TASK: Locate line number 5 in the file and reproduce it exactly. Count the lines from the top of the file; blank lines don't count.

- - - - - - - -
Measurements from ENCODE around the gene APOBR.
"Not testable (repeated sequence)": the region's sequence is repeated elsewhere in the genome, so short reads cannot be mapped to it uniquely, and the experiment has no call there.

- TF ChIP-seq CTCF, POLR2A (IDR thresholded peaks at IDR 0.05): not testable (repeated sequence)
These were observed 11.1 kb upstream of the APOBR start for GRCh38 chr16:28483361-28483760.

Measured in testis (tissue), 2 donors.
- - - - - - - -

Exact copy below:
Measured in testis (tissue), 2 donors.